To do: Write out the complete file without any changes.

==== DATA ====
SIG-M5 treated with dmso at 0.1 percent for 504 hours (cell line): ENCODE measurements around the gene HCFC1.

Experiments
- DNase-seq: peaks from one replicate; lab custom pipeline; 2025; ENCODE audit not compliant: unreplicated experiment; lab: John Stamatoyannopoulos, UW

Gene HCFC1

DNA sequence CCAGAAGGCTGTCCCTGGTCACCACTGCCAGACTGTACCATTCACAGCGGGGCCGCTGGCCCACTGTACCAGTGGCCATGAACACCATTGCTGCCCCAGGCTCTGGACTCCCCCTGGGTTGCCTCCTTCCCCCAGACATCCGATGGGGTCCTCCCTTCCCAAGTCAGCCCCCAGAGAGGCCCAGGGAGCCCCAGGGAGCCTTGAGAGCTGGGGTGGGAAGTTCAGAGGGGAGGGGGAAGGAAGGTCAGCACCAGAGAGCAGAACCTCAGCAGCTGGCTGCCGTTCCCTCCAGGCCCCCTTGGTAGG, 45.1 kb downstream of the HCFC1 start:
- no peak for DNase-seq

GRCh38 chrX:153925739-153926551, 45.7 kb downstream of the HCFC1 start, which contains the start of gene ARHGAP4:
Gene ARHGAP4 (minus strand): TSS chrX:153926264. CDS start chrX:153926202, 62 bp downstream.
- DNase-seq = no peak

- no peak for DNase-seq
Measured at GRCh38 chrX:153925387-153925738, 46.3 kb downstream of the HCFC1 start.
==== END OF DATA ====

SIG-M5 treated with dmso at 0.1 percent for 504 hours (cell line): ENCODE measurements around the gene HCFC1.

Experiments
- DNase-seq: peaks from one replicate; lab custom pipeline; 2025; ENCODE audit not compliant: unreplicated experiment; lab: John Stamatoyannopoulos, UW

Gene HCFC1

DNA sequence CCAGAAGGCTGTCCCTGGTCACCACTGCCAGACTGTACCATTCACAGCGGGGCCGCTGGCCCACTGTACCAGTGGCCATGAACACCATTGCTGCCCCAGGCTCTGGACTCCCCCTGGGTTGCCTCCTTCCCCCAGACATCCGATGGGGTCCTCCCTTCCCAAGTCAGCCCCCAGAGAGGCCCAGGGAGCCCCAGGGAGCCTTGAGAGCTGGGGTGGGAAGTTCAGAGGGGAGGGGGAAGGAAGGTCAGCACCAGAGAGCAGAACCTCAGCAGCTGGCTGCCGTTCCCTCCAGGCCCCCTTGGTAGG, 45.1 kb downstream of the HCFC1 start:
- no peak for DNase-seq

GRCh38 chrX:153925739-153926551, 45.7 kb downstream of the HCFC1 start, which contains the start of gene ARHGAP4:
Gene ARHGAP4 (minus strand): TSS chrX:153926264. CDS start chrX:153926202, 62 bp downstream.
- DNase-seq = no peak

- no peak for DNase-seq
Measured at GRCh38 chrX:153925387-153925738, 46.3 kb downstream of the HCFC1 start.